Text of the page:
About Voice Therapy

What is Voice Therapy?

Voice Therapy is a powerful technique that quickly taps into clients’ core negative beliefs.  It is a process of identifying and eliciting negative thought patterns (“critical inner voices“) that are driving a person’s maladaptive behavior. It is called Voice Therapy because clients learn to verbalize the negative thoughts they are aware of in the second person, as though another person were talking to them.  Shifting to this second person format brings to the surface the emotional content of these negative thoughts.  This also helps clients to separate their own point of view from the hostile point of view toward themselves.  It allows them to “take their own side” and identify the sources of these destructive cognitions which originated in traumatic attachment experiences.  Therapist and client then collaborate on suggestions for behavioral change.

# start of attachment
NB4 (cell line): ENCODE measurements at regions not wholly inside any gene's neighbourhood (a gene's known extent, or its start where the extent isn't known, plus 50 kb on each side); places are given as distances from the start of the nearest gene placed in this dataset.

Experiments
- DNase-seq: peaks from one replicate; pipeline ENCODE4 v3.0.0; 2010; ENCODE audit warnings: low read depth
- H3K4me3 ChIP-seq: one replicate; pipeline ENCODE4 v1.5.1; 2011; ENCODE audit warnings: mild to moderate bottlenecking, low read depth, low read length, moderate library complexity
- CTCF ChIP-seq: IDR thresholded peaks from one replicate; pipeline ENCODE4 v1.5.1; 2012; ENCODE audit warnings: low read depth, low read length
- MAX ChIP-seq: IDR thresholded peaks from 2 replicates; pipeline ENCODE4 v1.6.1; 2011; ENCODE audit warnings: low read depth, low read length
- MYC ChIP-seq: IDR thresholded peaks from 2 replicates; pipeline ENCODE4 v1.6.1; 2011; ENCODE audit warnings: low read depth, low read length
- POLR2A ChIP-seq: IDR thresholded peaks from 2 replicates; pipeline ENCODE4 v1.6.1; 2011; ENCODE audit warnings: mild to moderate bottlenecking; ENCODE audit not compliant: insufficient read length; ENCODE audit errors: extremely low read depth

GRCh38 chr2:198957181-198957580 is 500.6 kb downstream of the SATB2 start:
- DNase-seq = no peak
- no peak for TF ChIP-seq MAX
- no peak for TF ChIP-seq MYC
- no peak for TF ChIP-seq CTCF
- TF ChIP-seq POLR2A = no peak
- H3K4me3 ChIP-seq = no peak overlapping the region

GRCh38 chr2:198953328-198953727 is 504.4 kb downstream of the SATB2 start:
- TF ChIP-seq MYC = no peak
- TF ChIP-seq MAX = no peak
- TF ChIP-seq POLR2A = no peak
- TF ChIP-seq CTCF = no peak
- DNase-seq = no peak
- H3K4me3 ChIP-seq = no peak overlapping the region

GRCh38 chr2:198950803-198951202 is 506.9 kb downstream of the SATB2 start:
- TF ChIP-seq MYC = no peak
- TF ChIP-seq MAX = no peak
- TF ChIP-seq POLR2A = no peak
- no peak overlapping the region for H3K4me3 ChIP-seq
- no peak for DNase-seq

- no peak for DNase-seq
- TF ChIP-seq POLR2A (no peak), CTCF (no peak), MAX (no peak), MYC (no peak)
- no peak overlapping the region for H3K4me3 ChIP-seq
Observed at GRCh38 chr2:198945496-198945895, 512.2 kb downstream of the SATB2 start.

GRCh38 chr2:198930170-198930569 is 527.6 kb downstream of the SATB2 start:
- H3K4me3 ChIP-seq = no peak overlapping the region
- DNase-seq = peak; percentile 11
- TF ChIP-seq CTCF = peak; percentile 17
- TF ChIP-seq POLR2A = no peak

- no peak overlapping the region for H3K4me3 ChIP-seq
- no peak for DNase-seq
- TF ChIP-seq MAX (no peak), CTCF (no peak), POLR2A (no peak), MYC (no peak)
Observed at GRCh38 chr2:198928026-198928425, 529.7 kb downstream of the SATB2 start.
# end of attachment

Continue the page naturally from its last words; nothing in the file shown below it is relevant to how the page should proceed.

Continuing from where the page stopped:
The principal technique of Voice Therapy involves an individual’s verbalization of their negative thoughts as though another person were addressing them, for example, “You’re stupid. You’re a failure,” instead of “I think I’m stupid. I feel like a failure.” This methodology is important for two reasons: (1) this is the form in which most people think critically about themselves or experience negative internal dialogue (2) this technique usually brings out considerable affect, leading to meaningful emotional and intellectual insight.
What are the steps in the therapeutic process in Voice Therapy?

Voice Therapy involves a five-step procedure in which the client and therapist collaborate in understanding the client’s destructive ways of thinking.